The following comparative data makes it clear how sensible a centralised/decentralised combination is: the Airblock C has an SFP (specific fan power) figure of < 2,000 Ws/m³, this is the maximum permitted figure in compliance with the Energy-Saving Directive (EnEV). The Ultra large-space air handling unit has an SPF figure of 100 to 170 Ws/m³ and a unit heater 100 to 200 Ws/m³. This is compared with SFP figures of < 2,000 Ws/m³, produced by a conventional centralised ventilation unit that also heats and cools. Heating or cooling only with a centralised ventilation unit is as uneconomical as fetching bread in a HGV.

Kampmann GmbH offers the Airblock C with different levels of heat recovery and decentralised air conditioning in three mode and output sizes: C 5 ( = 5,000 m³/h), C 7 (7,000 m³/h) and C 9 (9,000 m³/h). It is possible to fit it indoors as well as outdoors and there is also a range of decentralised units available. Their low power and current uptake results from their low air resistance and small fans. All of the components are coordinated with each other so that the variation options are almost limitless.

Feasible for every space

This new solution is feasible for almost every requirement. Many retail stores are already benefitting from the advantages of linking centralised and decentralised technology. A new cinema complex is also currently fitting the technology where the combination of fan convectors is providing the right and correct temperature of fresh air. With a maximum air volume of 9,000 m³/h, the Airblock C provides the requisite volume of fresh air during the performances, pre-warmed by heat recovery, depending on the external temperature. Fan convectors provide the remaining heat requirement and temperature regulations during the performances. In industry, two Airblock C 9 units provide an agricultural service provider's warehouse with demand-led fresh air.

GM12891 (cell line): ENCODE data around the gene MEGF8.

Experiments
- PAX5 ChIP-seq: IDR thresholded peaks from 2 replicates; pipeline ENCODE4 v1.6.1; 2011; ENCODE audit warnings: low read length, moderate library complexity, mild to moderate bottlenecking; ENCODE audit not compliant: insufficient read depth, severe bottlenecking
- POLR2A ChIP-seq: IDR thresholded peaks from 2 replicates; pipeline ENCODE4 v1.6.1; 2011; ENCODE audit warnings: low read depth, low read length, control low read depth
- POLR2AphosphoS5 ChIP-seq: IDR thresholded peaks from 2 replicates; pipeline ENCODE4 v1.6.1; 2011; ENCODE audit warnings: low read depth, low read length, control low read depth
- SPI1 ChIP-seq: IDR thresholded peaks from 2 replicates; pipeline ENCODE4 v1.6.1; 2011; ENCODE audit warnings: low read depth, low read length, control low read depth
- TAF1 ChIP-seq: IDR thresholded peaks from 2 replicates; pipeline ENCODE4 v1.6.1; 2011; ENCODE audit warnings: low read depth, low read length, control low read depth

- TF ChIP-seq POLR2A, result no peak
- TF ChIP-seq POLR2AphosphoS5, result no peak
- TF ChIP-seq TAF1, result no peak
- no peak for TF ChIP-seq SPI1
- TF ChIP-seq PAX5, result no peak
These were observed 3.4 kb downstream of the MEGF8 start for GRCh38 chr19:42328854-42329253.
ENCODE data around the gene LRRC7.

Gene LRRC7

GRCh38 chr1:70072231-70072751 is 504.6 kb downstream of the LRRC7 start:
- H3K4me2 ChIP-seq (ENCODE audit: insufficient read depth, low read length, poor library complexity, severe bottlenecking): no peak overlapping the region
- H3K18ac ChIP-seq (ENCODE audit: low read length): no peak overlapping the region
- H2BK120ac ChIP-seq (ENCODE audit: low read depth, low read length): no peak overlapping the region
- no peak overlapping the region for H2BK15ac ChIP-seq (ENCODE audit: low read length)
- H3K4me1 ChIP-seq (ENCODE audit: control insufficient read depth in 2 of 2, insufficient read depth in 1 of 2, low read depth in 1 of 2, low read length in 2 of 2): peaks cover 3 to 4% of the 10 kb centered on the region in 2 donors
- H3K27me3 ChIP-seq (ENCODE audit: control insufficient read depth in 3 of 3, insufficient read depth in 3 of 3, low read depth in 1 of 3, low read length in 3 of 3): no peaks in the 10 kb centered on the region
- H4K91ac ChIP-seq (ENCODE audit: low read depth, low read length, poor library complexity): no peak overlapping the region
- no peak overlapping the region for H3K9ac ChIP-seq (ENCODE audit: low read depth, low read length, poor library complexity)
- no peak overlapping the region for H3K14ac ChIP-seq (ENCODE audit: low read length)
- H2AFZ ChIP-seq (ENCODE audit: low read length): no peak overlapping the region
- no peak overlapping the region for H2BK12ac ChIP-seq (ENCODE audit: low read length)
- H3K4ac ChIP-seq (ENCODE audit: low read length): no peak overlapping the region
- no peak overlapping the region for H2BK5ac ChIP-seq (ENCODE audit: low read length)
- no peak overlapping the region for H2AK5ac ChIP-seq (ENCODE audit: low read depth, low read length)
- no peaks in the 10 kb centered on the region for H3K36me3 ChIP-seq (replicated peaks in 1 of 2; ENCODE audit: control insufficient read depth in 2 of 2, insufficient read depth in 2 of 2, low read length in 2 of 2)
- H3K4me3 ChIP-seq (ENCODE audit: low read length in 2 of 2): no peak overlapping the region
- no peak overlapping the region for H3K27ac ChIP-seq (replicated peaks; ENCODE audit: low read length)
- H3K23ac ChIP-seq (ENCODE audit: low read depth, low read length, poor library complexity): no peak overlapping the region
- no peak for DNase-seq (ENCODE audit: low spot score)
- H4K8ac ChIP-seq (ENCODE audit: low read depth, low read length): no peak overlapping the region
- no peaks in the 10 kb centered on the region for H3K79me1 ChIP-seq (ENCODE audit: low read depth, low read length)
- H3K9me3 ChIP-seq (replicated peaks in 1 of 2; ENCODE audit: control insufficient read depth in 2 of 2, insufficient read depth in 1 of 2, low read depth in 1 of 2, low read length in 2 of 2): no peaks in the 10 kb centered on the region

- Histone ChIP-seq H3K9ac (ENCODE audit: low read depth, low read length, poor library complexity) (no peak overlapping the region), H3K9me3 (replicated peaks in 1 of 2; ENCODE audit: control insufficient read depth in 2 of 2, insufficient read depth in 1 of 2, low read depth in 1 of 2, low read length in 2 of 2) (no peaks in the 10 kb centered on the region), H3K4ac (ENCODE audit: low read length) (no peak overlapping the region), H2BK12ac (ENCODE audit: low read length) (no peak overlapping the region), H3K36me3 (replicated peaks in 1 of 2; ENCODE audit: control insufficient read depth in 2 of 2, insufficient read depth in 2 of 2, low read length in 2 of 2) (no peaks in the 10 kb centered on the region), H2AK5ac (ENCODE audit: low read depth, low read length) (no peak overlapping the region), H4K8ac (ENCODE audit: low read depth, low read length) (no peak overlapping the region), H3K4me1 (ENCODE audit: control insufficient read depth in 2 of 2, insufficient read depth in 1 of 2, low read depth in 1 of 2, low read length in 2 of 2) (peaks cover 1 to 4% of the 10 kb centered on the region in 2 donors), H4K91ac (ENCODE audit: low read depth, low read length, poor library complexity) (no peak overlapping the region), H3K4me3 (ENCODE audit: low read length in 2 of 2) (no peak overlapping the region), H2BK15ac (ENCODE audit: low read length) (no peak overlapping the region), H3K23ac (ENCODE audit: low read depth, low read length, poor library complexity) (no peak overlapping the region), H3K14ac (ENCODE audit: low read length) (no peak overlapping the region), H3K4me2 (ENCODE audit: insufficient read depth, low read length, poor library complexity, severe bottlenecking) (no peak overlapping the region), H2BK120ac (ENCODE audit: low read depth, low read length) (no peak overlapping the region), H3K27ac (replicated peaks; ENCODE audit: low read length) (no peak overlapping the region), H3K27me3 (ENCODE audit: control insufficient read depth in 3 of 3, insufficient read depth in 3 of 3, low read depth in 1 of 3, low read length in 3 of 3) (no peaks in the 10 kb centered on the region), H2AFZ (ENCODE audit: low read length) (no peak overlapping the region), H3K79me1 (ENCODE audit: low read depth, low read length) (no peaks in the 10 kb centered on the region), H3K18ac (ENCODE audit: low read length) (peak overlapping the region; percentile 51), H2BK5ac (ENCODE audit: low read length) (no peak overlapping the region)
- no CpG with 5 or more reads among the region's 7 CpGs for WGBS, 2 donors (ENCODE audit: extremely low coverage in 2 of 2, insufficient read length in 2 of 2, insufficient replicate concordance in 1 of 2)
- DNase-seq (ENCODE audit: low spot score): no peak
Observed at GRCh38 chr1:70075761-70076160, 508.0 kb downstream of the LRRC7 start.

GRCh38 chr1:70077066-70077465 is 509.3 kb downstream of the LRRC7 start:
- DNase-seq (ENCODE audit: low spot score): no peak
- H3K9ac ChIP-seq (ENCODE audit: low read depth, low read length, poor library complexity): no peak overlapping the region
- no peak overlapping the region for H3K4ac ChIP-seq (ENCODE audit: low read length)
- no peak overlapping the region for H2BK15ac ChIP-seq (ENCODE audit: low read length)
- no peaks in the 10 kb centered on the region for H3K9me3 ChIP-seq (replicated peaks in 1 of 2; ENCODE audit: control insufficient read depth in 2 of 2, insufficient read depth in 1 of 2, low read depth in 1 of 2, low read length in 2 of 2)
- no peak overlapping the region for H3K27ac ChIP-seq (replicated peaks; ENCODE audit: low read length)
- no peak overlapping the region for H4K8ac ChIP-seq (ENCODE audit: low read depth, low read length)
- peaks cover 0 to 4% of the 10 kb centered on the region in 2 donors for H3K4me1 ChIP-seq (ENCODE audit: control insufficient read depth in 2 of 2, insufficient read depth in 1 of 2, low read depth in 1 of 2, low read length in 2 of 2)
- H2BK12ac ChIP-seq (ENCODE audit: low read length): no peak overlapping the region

In all cases, there is a much lower overall consumption of power than the use of a centralised ventilation unit.

Benefits at a glance

  • Filtered fresh air, discharge of extract air,
  • EnEV-compliant heat recovery (optionally with approx. 50 %, 60 % or 80 % heat recovery),
  • A compact design of ventilation unit - Airblock C - in three capacities,
  • Optimum air conditioning,
  • Lower procurement costs compared with a centralised unit providing heating/cooling,
  • Enormous energy-savings in operation,
  • CO2 savings,
  • Minimal ductwork, minimal space requirement,
  • No pressure and heat loses by heating and cooling elements in the fresh air supply,
  • Decentralised end units as required for individual room temperature regulation.


The new German Energy-Saving Directive EnEV, § 15, prescribes heat recovery above a supply air volume of 4,000 ³/h. The resource-saving, space-saving and cost-saving solution is decentralised air conditioning and centralised heat recovery.

Author: Dipl. Ing. Hermann Ensink, Authorised Officer of the Company and Director of Innovation and Technology, Kampmann GmbH, Lingen (Ems)